Short Feature Article with Manuel Magrinho
Here’s a quick look at how it all turned out…
Neil Armstrong’s F9F-2 Panther
The Grumman F9F-2 Panther was the primary US Navy and USMC jet fighter and ground-attack aircraft in the Korean War. The Panther was the most widely used U.S. Navy jet fighter of the Korean War, flying 78,000 sorties and scoring the first air-to-air kill by the U.S. Navy in the war, a North Korean Yakovlev Yak-9 fighter.
F9F-2s, F9F-3s and F9F-5s, as rugged attack aircraft, were able to sustain operations, even in the face of intense anti-aircraft fire
Future astronaut Neil Armstrong flew the F9F extensively during the war, even ejecting from one of the aircraft (S-116 BuNo 125122) when it was brought down by a wire strung across a valley, in 1951.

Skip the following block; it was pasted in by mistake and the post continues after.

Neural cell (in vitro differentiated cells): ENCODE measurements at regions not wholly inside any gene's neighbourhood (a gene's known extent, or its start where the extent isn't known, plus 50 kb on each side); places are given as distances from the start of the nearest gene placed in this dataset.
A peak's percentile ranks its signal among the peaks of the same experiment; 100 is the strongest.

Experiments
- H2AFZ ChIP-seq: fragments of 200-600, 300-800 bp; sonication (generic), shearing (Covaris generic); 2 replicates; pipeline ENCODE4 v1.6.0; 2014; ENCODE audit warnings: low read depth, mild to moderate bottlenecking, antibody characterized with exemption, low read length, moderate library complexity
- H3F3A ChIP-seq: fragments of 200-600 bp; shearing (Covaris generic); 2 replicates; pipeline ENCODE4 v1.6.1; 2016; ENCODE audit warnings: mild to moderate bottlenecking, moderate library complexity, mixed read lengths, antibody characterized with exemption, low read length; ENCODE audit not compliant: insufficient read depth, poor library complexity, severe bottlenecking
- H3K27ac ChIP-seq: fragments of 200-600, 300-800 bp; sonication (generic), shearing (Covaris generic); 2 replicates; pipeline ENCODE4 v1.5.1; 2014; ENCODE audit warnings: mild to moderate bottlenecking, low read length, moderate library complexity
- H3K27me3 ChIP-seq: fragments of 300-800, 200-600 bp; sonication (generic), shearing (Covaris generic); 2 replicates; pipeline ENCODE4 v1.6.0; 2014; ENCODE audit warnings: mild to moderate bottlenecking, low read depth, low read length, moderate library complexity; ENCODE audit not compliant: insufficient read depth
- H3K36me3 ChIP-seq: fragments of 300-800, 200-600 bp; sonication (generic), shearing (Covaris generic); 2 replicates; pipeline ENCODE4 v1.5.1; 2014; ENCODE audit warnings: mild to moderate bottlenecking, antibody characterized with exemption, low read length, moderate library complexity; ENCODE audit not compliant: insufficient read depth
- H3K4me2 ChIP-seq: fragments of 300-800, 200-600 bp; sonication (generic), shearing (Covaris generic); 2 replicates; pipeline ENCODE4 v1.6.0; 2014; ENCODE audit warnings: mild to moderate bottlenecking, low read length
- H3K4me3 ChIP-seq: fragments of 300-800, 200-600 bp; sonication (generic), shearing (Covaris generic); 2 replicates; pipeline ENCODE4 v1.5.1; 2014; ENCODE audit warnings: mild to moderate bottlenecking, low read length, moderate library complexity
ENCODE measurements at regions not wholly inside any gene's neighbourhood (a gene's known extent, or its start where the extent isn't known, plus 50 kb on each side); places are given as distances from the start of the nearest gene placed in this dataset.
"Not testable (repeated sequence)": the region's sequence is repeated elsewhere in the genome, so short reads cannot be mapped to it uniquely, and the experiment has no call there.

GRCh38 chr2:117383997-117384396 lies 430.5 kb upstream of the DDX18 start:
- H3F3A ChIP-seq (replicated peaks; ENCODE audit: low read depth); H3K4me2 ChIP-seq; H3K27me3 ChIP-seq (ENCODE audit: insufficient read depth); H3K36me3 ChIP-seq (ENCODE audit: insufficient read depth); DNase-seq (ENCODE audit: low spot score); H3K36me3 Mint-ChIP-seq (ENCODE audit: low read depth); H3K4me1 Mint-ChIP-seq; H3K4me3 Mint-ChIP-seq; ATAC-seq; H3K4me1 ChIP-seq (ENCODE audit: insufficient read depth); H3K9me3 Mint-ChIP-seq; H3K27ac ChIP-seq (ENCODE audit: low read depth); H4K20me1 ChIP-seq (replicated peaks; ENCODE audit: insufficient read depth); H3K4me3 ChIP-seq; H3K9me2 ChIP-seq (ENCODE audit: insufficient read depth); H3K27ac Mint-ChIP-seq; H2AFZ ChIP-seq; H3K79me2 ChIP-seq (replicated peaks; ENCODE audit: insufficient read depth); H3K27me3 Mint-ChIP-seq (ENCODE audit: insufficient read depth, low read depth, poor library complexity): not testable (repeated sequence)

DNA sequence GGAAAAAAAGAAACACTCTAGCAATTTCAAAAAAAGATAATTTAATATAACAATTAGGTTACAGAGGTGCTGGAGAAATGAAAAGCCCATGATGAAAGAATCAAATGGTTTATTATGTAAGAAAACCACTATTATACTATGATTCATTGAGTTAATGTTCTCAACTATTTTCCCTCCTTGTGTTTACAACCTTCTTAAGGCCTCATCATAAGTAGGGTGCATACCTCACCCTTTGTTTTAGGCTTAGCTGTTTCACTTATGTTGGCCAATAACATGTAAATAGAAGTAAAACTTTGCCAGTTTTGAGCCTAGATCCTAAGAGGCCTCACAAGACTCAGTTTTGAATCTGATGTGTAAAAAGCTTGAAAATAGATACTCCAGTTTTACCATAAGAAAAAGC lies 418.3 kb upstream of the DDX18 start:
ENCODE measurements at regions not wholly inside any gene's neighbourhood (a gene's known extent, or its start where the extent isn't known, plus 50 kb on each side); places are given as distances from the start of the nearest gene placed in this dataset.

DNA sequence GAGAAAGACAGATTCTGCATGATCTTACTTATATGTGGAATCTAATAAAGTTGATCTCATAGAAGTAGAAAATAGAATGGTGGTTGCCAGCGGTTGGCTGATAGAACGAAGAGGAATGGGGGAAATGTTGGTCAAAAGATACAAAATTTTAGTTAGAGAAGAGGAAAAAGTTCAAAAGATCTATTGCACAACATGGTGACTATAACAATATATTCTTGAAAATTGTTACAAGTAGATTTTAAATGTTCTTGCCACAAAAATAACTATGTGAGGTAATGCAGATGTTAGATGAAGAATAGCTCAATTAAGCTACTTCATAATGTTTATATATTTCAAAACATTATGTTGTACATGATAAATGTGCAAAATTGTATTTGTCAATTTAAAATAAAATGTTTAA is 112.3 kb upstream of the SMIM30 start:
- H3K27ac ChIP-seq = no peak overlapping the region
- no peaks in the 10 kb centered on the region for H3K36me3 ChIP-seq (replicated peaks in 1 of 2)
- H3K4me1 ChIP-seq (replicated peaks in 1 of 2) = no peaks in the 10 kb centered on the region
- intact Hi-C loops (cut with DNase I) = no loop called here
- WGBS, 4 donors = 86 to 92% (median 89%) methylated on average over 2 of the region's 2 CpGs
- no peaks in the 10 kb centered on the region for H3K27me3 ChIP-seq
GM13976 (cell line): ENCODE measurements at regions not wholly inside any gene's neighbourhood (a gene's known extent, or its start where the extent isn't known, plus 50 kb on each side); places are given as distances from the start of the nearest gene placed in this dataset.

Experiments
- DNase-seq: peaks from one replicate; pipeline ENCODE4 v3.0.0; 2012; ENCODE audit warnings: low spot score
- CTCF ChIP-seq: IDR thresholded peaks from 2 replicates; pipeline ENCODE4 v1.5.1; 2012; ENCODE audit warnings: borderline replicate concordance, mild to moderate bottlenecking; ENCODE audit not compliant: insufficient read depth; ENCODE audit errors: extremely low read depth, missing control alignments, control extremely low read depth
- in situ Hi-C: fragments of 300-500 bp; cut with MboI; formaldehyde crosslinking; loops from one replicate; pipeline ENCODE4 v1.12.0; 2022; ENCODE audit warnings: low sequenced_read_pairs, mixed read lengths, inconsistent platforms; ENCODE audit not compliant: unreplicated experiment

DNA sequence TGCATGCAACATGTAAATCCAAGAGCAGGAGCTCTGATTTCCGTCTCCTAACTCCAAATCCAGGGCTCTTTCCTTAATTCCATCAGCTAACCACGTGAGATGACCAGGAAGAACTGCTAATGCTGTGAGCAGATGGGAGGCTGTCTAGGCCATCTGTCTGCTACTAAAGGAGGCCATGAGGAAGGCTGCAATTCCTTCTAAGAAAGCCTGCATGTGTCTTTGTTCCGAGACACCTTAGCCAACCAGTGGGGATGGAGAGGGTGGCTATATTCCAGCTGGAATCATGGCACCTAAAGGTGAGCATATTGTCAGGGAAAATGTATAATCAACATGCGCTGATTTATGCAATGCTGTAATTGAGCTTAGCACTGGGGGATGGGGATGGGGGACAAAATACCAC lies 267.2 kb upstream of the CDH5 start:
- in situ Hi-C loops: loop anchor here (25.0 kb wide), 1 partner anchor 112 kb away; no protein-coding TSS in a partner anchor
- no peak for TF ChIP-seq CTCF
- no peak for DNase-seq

Panthers were withdrawn from front-line service in 1956, but remained in training roles and with U.S. Naval Air Reserve and U.S. Marine Air Reserve units until 1958. The Navy’s Blue Angels flight demonstration team used the Panther for four years, beginning in 1951.
(Photo: Two U.S. Navy Grumman F9F-2 Panther jets from Fighter Squadron 51 (VF-51) “Screaming Eagles” during a sortie over Korea, in 1951-52. VF-51 was assigned to Carrier Air Group 5 (CVG-5) aboard the aircraft carrier USS Essex (CV-9) for a deployment to Korea from 26 June 1951 to 25 March 1952.
The pilot of the lead plane (“S-107”) was Lt.JG George Russell, “S-116” was flown by Ens. Neil Armstrong. Photo courtesy: U.S. Navy National Museum of Naval Aviation)
Following my build of Neil Armstrong’s Panther in 1:72, and in which I showed a letter he wrote to his father during the Korean War, I was kindly contacted by the present owner of the letter asking if I would make him the same model but in a bigger scale.
Since it is not possible to get it in 1:32 due to the end of Fisher Models, we decided it would have to be in 1:48, with the choice falling on the Trumpeter kit and some aftermarket goodies (masks, seat belts and decals) as well as some scratch build parts and a few home printed decals.